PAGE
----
The merchants, I understand also complain, that the Agent is either a merchant, or connected profitably with merchants, which gives a biass to his conduct. If he discovers partialities in executing the duties he is charged with it is a reason for his removal; but you know that the practice has been to vest merchants with the consular office.
I have learned from the Secretary of State, that Doctor Stevens has the ear and confidence of Toussaint in a very high degree. To retain this is important, but should he have made an improper use of his situation, it ought not to prevent his being superseded.3
Another point on which opposition dwells with uncommon energy and perseverance is the charge of British influence adverted to in your letter of the 11th of August ultimo. I am informed, that Mr Dallas has in his possession, a letter from Mr Adams to Mr Tench Coxe, written at the time, and on the occasion of the appointment of Mr Pinckney to London, as Minister plenipotentiary, in which he ascribes his appointment to British influence, and adds, that were he of the administration he should think it proper to watch attentively the course of things or words to that effect. This letter I also understand is to be produced on the trial of Duane, and his defence rested upon substantiating the charge. It is also said to be intended to call upon you and the President to give information in the case.4
When I consider the difference in opinion, between his ministers and the President, the effects this has produced on the public mind and may particularly among federalists; the different opinions entertained by federalists relative to the policy and wisdom of the mission; the additional strength, which the calumny of British influence must derive from the letter aluded to, in the minds of the ignorant, misled and undiscerning multitude, and subjoin to all this the growth of French principles, I confess, I see more danger to the cause of order and good government at this moment, than has at any time heretofore threatened the Country.
What ought to be done? Will it produce more harmony of action among the friends of government were the President to dismiss those ministers he seems most displeased with? I think not. The Secretary of State I believe to be an upright man, who has served the United States faithfully and to the utmost of his abilities; and the Secretary of the treasury, a very able, prudent discerning and honest man, whose place could not be better filled.
Ought the President to conciliate his ministers by a conduct which does not reduce them on great occasions, to cyphers in the government, and by this means endeavour at least to restore mutual confidence and harmony of action? This I would look upon to be the wisest expedient. But will he adopt it? Will the irritation which his mind suffers from those who flatter him or badly advise him, permit his judgment to perceive and pursue this course? I really know not. I see rocks and quicksands on all sides, and administration in the attitude of a sinking ship. It will, I imagine, depend very much upon the President whether she is to weather the storm or go down. I am with the most unalterable attachment my dear Sir yours truly and affectionately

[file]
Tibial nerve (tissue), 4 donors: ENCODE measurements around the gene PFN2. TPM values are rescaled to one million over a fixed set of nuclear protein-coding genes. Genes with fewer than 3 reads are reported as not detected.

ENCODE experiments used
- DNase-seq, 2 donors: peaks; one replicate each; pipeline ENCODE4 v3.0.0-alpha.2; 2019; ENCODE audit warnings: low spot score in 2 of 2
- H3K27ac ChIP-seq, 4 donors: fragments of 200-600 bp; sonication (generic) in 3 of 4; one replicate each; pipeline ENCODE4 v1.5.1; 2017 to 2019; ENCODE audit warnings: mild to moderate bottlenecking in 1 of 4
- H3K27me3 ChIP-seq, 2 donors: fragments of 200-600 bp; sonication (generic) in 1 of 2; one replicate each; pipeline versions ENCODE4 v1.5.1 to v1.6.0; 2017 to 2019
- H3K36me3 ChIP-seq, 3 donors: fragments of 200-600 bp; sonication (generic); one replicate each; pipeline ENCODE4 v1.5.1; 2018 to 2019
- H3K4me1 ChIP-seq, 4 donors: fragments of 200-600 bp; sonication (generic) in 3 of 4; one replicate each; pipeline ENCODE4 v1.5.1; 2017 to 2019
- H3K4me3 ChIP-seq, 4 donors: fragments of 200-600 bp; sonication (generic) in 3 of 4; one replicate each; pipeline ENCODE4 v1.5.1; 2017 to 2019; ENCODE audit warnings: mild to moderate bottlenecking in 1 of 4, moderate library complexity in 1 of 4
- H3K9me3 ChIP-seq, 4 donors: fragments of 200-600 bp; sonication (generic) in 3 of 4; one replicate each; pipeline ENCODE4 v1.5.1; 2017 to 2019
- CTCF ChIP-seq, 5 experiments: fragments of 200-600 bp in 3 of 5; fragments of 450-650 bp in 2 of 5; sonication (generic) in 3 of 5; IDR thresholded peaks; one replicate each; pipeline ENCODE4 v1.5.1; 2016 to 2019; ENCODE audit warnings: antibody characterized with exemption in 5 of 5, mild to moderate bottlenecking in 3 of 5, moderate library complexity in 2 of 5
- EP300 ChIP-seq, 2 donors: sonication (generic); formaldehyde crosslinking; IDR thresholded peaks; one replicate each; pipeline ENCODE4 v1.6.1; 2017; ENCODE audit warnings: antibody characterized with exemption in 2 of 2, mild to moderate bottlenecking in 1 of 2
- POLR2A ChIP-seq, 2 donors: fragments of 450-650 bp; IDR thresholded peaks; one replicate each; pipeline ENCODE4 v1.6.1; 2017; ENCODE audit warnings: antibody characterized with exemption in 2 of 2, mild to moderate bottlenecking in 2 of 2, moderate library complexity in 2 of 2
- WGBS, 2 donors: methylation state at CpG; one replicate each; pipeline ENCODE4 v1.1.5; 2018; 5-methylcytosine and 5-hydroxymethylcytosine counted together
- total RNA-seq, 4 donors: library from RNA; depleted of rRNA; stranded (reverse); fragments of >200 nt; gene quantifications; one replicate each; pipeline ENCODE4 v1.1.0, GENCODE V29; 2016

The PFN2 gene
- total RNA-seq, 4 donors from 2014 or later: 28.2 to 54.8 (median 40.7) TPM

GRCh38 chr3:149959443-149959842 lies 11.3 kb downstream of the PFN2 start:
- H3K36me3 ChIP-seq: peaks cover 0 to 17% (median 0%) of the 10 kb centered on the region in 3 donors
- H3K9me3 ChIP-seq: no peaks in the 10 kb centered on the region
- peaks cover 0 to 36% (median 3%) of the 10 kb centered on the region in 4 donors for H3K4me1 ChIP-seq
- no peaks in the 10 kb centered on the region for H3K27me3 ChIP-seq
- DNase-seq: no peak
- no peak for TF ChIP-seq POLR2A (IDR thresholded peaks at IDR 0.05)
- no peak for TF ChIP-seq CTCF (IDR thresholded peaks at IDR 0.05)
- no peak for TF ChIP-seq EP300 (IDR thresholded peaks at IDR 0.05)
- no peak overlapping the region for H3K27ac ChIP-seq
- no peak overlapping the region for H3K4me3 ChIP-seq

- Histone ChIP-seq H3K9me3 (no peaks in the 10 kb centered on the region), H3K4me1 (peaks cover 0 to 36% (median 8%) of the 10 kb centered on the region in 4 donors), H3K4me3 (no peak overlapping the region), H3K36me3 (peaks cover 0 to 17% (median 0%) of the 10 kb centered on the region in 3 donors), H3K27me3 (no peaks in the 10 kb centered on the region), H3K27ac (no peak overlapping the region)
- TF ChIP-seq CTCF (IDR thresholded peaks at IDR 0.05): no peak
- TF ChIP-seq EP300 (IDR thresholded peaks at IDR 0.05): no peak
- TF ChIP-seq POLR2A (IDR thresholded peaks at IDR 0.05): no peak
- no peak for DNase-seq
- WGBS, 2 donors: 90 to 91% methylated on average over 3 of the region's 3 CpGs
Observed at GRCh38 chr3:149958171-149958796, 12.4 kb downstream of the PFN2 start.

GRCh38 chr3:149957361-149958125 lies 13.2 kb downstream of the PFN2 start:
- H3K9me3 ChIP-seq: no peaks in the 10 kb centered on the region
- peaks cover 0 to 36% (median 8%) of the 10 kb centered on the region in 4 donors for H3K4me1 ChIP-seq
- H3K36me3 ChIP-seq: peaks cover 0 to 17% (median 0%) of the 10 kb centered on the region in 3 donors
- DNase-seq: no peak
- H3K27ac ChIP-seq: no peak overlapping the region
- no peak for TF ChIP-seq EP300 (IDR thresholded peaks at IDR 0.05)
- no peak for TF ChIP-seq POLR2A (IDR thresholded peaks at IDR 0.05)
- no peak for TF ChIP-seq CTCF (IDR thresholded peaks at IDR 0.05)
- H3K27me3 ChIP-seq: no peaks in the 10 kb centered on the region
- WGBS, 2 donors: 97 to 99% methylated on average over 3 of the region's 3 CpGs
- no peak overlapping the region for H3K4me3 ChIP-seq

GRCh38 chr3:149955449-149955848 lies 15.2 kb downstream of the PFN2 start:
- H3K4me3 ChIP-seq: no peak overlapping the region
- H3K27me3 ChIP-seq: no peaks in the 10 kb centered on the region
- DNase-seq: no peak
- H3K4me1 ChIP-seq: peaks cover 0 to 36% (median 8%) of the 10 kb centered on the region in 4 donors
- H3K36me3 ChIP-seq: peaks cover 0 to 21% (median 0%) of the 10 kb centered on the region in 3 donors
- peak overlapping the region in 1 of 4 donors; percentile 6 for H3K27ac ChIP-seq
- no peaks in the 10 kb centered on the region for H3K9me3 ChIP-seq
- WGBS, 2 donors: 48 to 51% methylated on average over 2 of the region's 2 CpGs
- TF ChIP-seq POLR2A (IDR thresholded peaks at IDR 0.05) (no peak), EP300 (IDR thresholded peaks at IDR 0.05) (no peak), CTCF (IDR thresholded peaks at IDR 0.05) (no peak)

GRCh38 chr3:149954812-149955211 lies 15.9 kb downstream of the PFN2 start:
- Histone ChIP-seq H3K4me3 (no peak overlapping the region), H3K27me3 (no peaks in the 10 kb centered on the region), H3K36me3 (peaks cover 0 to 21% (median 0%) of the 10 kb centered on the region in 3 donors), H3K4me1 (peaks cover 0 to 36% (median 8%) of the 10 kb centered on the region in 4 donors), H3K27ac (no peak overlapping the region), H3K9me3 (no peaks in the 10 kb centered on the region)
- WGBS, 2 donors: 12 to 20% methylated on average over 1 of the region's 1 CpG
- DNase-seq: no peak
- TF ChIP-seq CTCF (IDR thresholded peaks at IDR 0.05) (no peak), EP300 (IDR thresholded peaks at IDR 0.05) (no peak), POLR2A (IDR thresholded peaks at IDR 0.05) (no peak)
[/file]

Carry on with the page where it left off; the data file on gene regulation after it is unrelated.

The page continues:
ALS, DLC:GW; ALS (letterpress copy), DLC: McHenry Papers; copy, DLC: Hamilton Papers.
1. The letter to John Adams is dated 24 September. For Adams’s decision to dispatch to France the two envoys who were appointed in February 1799, see Alexander Hamilton to GW, 21 Oct. (first letter), n.2.
2. It was not until May 1800 that Adams forced McHenry’s resignation and soon after dismissed Timothy Pickering as secretary of state. Oliver Wolcott remained in office as secretary of the treasury until his resignation at the end of 1800.
4. For the arrest on 30 July of the editor of the Aurora, William Duane, and the charges brought against him under the terms of the Sedition Act, see GW to Timothy Pickering, 4 Aug. 1799, n.1. Duane was brought to trial in the October term of the U.S. circuit court in Pennsylvania. Duane’s lawyer, Alexander J. Dallas, appeared in court with an authenticated copy of John Adams’s letter to Tench Coxe in which Adams wrote of his suspicions that there had been “much British influence” in Thomas Pinckney’s appointment as minister to Britain. The court granted Dallas’s request for a postponement of the trial until the next session. For a full account of the prosecution of William Duane until the proceedings were brought to an end when Thomas Jefferson became president, see Smith, Freedom’s Fetters, description begins James Morton Smith. Freedom’s Fetters: The Alien and Sedition Laws and American Civil Liberties. Ithaca, N.Y., 1956. description ends ch. 13.